Portrait of Bernardo de Galvez

A number of spirits reportedly haunt The Hotel Galvez in Galveston, TX. However, the stories surrounding the portrait of Bernardo de Galvez are some of the most chilling.

Born in 1746, Bernardo de Galvez was a Spanish military leader who aided the American colonies during the Revolutionary War. Bernando, who died in 1786, is also Galveston’s namesake.

A portrait of Bernando de Galvez hangs at the end of a downstairs hallway at Hotel Galvez. Legend has it the portrait’s painted eyes follow guests as they walk by. People who approach the painting often feel chilled or uneasy. The portrait’s haunted reputation naturally appeals to tourists who try to photograph the painting. However, it seems guests can’t get a clear photo unless they ask Bernando for permission. A paranormal investigation team snapped a picture of the infamous portrait, but the photo was marred by a skeletal image. Perhaps they forgot to ask the long-dead Bernando for his consent to be photographed?

“The Hands Resist Him,”

a.k.a. the “eBay Haunted Painting” is one of the world’s most haunted works of art by Bill Stoneham. The painting features a boy and creepy doll standing in front of a glass paneled door. 
Stoneham created the painting in 1972, and The Godfather actor John Marley purchased it a few years later. A couple in California eventually acquired the painting and put on eBay in February 2000. Though the painting is creepy, the story behind it is even more so.

According to the couple, the figures in the painting moved around at night and even left the canvas altogether. However, the boy and doll didn’t simply disappear from view. They entered the room in which the painting was displayed. It seems the artwork’s curse didn’t just affect the owners. People who viewed the painting online reported feeling sick and faint. Some people claimed their children ran away screaming after seeing “The Hands Resist Him,” while others claimed to be gripped by an unseen entity. One person tried to print a downloaded image of the painting, but their brand new printer refused to cooperate.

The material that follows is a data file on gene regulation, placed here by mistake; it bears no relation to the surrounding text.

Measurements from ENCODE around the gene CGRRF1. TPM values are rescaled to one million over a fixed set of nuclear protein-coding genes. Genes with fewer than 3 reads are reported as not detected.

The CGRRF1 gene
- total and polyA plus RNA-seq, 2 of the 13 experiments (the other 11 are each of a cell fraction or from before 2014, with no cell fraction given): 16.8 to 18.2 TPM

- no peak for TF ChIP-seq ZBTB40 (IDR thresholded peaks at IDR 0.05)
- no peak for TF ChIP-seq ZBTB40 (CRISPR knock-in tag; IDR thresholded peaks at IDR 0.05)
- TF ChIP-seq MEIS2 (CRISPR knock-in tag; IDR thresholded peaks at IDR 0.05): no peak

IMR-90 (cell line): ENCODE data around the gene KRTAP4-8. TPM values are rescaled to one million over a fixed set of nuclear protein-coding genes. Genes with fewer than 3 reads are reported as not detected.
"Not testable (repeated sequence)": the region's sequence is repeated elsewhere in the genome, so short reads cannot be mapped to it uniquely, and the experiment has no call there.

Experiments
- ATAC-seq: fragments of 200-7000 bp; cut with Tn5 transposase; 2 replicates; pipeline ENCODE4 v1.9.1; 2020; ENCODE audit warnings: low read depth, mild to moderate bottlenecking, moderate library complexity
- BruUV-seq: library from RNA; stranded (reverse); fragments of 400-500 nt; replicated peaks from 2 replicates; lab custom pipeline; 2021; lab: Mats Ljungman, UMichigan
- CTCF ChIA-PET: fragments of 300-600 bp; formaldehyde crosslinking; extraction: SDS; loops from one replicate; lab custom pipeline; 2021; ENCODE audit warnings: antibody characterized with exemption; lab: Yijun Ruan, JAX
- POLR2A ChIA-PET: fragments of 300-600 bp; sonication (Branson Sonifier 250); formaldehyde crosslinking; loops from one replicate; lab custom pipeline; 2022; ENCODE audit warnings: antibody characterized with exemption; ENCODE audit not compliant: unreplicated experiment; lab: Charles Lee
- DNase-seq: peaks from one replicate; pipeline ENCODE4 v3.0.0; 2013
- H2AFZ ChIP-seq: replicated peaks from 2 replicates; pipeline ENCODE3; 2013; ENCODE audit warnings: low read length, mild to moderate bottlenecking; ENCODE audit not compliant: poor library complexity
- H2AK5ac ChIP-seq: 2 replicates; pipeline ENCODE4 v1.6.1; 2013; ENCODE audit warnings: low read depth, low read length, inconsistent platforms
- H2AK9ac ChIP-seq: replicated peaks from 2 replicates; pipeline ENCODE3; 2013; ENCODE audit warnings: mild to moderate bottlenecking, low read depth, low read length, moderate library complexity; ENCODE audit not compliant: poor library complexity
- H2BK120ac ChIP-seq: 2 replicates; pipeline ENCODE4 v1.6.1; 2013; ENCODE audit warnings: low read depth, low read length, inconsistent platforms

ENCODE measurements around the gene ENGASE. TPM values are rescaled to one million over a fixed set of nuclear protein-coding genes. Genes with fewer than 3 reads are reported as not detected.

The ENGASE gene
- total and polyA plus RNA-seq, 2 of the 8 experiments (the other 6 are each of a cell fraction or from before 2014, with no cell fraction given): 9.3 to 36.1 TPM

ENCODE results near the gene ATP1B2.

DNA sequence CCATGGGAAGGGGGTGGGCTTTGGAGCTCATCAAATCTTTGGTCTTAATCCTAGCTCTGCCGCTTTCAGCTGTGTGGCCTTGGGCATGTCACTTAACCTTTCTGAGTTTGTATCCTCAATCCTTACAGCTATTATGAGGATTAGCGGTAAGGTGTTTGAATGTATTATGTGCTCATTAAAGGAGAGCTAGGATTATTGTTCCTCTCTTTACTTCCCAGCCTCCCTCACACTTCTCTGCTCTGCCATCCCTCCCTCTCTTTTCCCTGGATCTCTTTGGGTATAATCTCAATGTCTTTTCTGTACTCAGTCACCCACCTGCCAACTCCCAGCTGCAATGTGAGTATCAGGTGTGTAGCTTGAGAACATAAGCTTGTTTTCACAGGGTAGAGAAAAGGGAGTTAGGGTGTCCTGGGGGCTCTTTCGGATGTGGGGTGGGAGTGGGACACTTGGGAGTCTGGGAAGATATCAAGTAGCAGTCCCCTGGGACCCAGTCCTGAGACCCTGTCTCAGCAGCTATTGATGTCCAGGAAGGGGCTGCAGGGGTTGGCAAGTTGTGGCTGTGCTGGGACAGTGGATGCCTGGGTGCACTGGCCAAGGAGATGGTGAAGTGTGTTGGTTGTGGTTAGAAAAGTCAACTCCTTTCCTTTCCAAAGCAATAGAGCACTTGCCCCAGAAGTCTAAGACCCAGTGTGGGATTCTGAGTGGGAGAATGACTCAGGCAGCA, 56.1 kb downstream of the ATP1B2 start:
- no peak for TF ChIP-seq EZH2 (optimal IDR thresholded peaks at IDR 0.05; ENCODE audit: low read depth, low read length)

An art gallery in Grand Rapids, MI purchased the painting for just over $1,000 and eventually tracked down Bill Stoneham. The artist was surprised by the haunting stories, but did note that the gallery owner who displayed the “The Hands Resist Him,” and the art critic who reviewed it, both died within a year of viewing the painting. Stoneham has since painted two sequel works, “Resistance at the Threshold” and “Threshold of Revolution.”

BBC, Wikipedia

The Anguished Man -Artist Unknown

In 2010, a man named Sean Robinson reported strange activity in his home. Sean blamed the eerie events on a painting known as “The Anguished Man” and set up a camera to share the paranormal activity with viewers.

According to Robinson, his grandmother originally owned the painting and believed it was cursed. She told Sean she saw dark figures near the painting and heard moans and cries in the night. She also claimed the artist had committed suicide after finishing “The Anguished Man” and that he had mixed his own blood with the paint. Sean inherited the painting after his grandmother’s death and experienced the strange events for himself. Videos Robinson uploaded to YouTube show slamming doors, rising smoke, EVPs and the painting falling from a wall. 

Many viewers, however, are far from impressed. Robinson uploaded the last video on December 15, 2011. 
Did the activity die down or was it all just a hoax? You decide?

Reflections of an artist

As an artist myself I deal with the wonderful creative and tactile aspect of putting paint to canvas, or pencil to paper to illustrate or convey my emotional approach to a subject I decide is worth further exploration perhaps in a way other people may never seen before. The process is a mysterious one of putting yourself into a "zone" of creative burning fire that takes over you as you loose track of time, loss of appetite and the desire to eat and even wearing the same old paint splattered clothes with no thought of fashion. People look everyday at the world and all the things around them- but do they really see. 

Portraits are a powerful statement even if you don't know the person. Their spirits could still be attached to this great moment of triumph of recognition. They are frozen in time and for all history. Think of a self portrait by van Gogh, or by Rembrandt, or the Mona Lisa. We view them even today and feel a powerful even visceral connection to their lives.Who are we to think that the artist, the environment and gift of creative energy bringing an emotional psychic connection between artist and the subject share- just dissipates after the commission? Perhaps not. Creative energy can never be destroyed; it continues it's journey in the Universe looking for it's next Muse!